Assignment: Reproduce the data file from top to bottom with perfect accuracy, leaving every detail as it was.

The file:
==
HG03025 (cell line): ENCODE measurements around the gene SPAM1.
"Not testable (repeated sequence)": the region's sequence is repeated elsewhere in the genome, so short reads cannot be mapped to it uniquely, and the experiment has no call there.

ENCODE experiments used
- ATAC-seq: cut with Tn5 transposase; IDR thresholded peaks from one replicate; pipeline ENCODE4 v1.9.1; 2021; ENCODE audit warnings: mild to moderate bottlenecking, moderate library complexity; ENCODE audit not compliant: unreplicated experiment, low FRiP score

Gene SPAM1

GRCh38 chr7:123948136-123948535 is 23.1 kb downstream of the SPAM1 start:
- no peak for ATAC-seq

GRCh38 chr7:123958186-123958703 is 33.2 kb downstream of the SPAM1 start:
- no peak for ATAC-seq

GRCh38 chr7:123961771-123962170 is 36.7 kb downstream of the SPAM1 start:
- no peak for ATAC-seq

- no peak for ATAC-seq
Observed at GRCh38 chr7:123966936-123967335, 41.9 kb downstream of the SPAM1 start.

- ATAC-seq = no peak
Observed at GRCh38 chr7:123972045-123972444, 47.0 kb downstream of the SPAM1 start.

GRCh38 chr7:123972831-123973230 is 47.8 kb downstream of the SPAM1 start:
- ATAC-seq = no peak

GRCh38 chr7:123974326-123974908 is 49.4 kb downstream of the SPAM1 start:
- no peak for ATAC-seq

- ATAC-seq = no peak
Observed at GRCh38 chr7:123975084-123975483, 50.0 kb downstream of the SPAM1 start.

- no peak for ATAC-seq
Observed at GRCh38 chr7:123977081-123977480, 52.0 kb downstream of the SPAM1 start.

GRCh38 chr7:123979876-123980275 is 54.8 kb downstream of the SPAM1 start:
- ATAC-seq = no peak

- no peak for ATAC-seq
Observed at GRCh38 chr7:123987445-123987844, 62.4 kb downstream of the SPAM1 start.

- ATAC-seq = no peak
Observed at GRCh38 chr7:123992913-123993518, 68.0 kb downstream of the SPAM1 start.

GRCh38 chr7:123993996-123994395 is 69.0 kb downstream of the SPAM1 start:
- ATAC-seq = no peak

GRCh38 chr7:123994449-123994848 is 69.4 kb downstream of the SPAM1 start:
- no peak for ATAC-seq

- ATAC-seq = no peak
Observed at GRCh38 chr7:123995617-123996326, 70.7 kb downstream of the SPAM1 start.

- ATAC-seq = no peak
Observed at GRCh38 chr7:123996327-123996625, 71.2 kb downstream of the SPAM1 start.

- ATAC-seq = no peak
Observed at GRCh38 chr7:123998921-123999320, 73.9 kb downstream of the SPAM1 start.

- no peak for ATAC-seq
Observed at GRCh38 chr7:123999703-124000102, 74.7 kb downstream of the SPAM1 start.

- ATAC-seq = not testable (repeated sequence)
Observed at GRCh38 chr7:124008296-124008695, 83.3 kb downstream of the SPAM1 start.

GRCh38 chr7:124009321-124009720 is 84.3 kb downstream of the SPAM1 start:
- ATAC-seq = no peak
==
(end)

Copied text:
HG03025 (cell line): ENCODE measurements around the gene SPAM1.
"Not testable (repeated sequence)": the region's sequence is repeated elsewhere in the genome, so short reads cannot be mapped to it uniquely, and the experiment has no call there.

ENCODE experiments used
- ATAC-seq: cut with Tn5 transposase; IDR thresholded peaks from one replicate; pipeline ENCODE4 v1.9.1; 2021; ENCODE audit warnings: mild to moderate bottlenecking, moderate library complexity; ENCODE audit not compliant: unreplicated experiment, low FRiP score

Gene SPAM1

GRCh38 chr7:123948136-123948535 is 23.1 kb downstream of the SPAM1 start:
- no peak for ATAC-seq

GRCh38 chr7:123958186-123958703 is 33.2 kb downstream of the SPAM1 start:
- no peak for ATAC-seq

GRCh38 chr7:123961771-123962170 is 36.7 kb downstream of the SPAM1 start:
- no peak for ATAC-seq

- no peak for ATAC-seq
Observed at GRCh38 chr7:123966936-123967335, 41.9 kb downstream of the SPAM1 start.

- ATAC-seq = no peak
Observed at GRCh38 chr7:123972045-123972444, 47.0 kb downstream of the SPAM1 start.

GRCh38 chr7:123972831-123973230 is 47.8 kb downstream of the SPAM1 start:
- ATAC-seq = no peak

GRCh38 chr7:123974326-123974908 is 49.4 kb downstream of the SPAM1 start:
- no peak for ATAC-seq

- ATAC-seq = no peak
Observed at GRCh38 chr7:123975084-123975483, 50.0 kb downstream of the SPAM1 start.

- no peak for ATAC-seq
Observed at GRCh38 chr7:123977081-123977480, 52.0 kb downstream of the SPAM1 start.

GRCh38 chr7:123979876-123980275 is 54.8 kb downstream of the SPAM1 start:
- ATAC-seq = no peak

- no peak for ATAC-seq
Observed at GRCh38 chr7:123987445-123987844, 62.4 kb downstream of the SPAM1 start.

- ATAC-seq = no peak
Observed at GRCh38 chr7:123992913-123993518, 68.0 kb downstream of the SPAM1 start.

GRCh38 chr7:123993996-123994395 is 69.0 kb downstream of the SPAM1 start:
- ATAC-seq = no peak

GRCh38 chr7:123994449-123994848 is 69.4 kb downstream of the SPAM1 start:
- no peak for ATAC-seq

- ATAC-seq = no peak
Observed at GRCh38 chr7:123995617-123996326, 70.7 kb downstream of the SPAM1 start.

- ATAC-seq = no peak
Observed at GRCh38 chr7:123996327-123996625, 71.2 kb downstream of the SPAM1 start.

- ATAC-seq = no peak
Observed at GRCh38 chr7:123998921-123999320, 73.9 kb downstream of the SPAM1 start.

- no peak for ATAC-seq
Observed at GRCh38 chr7:123999703-124000102, 74.7 kb downstream of the SPAM1 start.

- ATAC-seq = not testable (repeated sequence)
Observed at GRCh38 chr7:124008296-124008695, 83.3 kb downstream of the SPAM1 start.

GRCh38 chr7:124009321-124009720 is 84.3 kb downstream of the SPAM1 start:
- ATAC-seq = no peak